Show User Font—When you first run the program this option is disabled, like the Write functions above. After you load a font file, it will be activated, and it'll display the name of the current font. Clicking on this selection will cause all subsequent drop-down menus and dialog boxes to use the current font for their text; the next time you pull down this menu, it will say Show System Font, to allow you to switch back to the default ST system font. Please note that the font name shown in the window's info line is the one that will be printed, not the one you see on-screen. To set the front to be printed see below, under Set Print Options.
Print File—Choose this and you'll see another Item Selector box; this one displays all files with a ".DOC" extension. Make sure your printer is ready to go, and select the file. Another dialog box will appear to allow you to select options for a title line. You can print the filename, date, and time in a special line of inverse text at the top of your printout, or choose not to print a title line at all. Click on OK—the mouse cursor will change to the "busy bee" and your printer will start chuckling away (actually, my printer sounds more like a screaming banshee). If you want to abort the printout, just press the Undo key.
NOTE: ST Font Printer will display only print straight ASCII text files, with a maximum line length of 120 characters. To print an ST Writer document, you should use the Print option from the main ST Writer menu to print it to a disk file. Since ST Writer prints to disk with full formatting, you'll probably want to set the Skip Perforation feature to OFF. If you use 1st Word on the other hand, save your file with Word Processor mode turned off. This creates a text file with no formatting at all, so the Skip feature comes in very handy here.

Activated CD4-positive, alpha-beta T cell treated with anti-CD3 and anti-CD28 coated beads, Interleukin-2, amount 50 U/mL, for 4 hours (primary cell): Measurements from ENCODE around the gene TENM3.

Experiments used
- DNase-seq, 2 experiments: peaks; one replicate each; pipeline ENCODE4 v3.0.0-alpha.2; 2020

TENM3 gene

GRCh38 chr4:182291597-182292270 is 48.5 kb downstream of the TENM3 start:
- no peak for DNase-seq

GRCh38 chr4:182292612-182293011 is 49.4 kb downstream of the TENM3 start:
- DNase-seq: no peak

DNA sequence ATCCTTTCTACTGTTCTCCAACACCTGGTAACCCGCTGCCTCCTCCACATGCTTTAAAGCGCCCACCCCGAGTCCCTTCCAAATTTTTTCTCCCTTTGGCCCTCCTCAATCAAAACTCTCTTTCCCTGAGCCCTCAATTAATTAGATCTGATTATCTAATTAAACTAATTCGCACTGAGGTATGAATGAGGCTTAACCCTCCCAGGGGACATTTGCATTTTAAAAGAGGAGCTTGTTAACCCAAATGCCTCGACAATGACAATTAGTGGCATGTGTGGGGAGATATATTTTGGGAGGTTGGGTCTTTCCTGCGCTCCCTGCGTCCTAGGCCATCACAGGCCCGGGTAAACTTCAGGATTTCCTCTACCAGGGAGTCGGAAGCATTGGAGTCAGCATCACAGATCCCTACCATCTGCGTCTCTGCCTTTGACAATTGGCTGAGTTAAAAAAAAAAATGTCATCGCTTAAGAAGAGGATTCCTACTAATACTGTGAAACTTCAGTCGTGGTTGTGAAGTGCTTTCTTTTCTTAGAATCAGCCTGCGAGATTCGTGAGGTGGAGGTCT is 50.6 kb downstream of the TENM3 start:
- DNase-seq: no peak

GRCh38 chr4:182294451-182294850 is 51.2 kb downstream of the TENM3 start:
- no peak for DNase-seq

Type a Line—Lets you enter a line from the keyboard that'll be printed using the current option settings displayed in the window's information line (see below). After entering the line, you may either use the mouse and click on the OK button, or just press RETURN. This feature can be used to print titles and comments before or after your listings.
Address Labels—Choosing this option brings forth a dialog box resembling a label, with four lines in which to enter text. To move from line to line, don't press RETURN; use the arrow keys to move up and down. You can also set the number of labels to print, in a box at the lower left. Just click on the up or down arrows and the value will change accordingly. The Undo key will abort a printout, just as with the Print File option. IMPORTANT: To correctly align the labels you should set Skip Perforation to NO and set line spacing to 1/6 inch (see Set Options), and use labels that are 15/16 inch high, so it is exactly one inch from the top of one label to the next.